In Defense of Shame

I come here not to bury shame, but to praise it. Sort of.

There has been a surge in the media about the damaging impact of shame on our individual psyches. In general, these are pretty much outstanding discussions about how we internalize shame and allow it to debilitate our lives in ways subtle and not-so. In particular, I recommend this talk by Dr Brene Brown:

Dr Brown’s talk, and her fine book Daring Greatly, have been very useful in my recent evolution into whatever it is that I am about to be becoming. I’m not a big fan of the self-help genre, but I am glad I read this one. She’s funny and she has some humane advice for people who are susceptible to shame.1Most of us, really. Just not the ones who should be. See below.

Right along these lines we’ve seen a recent TedTalk from Monica Lewinsky, and while it is not as essential as Brown’s talk, it is a pretty gutsy appearance from a woman who was put into the stocks in the public square on a scale that is still hard to understand.2That she was not crushed to dust by that horrific ordeal is really hard to believe. Respect! In So Youve Been Publicly Shamedwriter Jon Ronson relates episode after episode of gang-shaming to illustrate the ways public shaming via social- and traditional-media has become a slithering beast that titillates and thrills the pitchforked mob as it consumes and spirits away everything in its path.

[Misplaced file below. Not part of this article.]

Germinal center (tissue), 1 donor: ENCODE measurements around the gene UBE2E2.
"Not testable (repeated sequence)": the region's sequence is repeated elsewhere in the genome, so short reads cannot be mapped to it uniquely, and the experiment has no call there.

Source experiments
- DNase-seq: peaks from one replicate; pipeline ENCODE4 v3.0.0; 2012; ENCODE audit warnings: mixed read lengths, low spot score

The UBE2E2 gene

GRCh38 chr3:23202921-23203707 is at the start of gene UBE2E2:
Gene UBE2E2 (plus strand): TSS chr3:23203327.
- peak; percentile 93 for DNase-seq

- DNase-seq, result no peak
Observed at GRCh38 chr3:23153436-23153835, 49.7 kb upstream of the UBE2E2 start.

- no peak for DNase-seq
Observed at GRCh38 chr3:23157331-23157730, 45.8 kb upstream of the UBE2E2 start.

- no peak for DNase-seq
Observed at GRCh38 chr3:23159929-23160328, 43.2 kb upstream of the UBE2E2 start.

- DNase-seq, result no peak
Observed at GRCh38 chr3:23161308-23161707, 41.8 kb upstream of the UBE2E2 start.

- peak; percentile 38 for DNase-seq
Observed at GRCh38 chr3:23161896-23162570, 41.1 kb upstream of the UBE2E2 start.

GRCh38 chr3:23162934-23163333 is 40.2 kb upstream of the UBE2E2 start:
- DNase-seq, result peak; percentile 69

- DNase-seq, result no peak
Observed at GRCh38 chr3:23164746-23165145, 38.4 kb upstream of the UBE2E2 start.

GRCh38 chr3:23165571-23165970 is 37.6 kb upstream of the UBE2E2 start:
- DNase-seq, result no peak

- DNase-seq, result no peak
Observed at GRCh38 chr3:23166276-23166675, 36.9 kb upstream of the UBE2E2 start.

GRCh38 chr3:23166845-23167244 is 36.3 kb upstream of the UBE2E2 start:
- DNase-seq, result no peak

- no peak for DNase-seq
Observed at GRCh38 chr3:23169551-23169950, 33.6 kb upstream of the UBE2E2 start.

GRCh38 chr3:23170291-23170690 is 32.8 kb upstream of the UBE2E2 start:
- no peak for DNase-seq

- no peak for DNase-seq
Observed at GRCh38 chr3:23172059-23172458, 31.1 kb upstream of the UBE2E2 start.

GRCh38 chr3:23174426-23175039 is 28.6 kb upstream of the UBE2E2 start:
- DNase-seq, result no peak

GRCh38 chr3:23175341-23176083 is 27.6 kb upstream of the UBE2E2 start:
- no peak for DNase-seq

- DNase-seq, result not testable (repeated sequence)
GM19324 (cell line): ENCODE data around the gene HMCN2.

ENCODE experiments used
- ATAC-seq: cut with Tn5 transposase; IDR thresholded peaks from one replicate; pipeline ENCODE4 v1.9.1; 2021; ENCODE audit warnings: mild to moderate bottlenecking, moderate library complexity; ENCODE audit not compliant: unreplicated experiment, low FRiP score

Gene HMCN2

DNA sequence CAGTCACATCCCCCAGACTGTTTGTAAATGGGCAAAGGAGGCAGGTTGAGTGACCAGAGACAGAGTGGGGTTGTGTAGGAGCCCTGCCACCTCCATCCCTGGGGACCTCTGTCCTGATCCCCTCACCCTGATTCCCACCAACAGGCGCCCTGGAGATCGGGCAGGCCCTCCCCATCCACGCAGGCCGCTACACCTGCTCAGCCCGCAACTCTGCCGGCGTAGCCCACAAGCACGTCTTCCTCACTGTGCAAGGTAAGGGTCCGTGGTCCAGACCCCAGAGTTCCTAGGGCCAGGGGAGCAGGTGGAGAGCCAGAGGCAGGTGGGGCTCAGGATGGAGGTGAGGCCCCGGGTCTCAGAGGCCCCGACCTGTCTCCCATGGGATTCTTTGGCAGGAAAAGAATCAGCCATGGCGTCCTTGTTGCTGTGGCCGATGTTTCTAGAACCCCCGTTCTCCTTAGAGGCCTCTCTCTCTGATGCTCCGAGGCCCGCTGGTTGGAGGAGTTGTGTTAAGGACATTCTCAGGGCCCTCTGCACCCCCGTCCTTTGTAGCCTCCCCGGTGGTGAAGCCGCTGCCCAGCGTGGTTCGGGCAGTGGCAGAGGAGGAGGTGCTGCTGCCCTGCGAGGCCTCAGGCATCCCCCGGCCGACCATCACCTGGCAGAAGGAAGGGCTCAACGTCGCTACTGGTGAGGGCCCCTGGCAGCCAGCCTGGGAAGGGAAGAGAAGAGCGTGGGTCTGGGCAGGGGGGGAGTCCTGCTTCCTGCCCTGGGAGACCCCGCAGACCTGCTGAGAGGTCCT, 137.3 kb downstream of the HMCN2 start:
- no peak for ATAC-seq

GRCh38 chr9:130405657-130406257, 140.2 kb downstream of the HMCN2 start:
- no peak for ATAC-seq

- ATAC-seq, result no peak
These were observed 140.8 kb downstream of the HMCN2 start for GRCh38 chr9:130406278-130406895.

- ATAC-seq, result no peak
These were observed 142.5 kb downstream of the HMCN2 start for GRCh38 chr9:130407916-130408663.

what rough beast, its hour come round at last, slouches towards Bethlehem to be born?
what rough beast, its hour come round at last, slouches towards Bethlehem to be born?

And I am in pretty solid agreement with these folks. Shame and shaming are powerful weapons, especially when turned on the basically powerless – children and teens, especially, but human beings generally. And as Lewinsky notes, it has devolved into a sort of blood sport that treats its targets as disposable widgets that exist outside of a human frame. It is random, cruel, and serves no real purpose, unless one considers the development of smug superiority a purpose.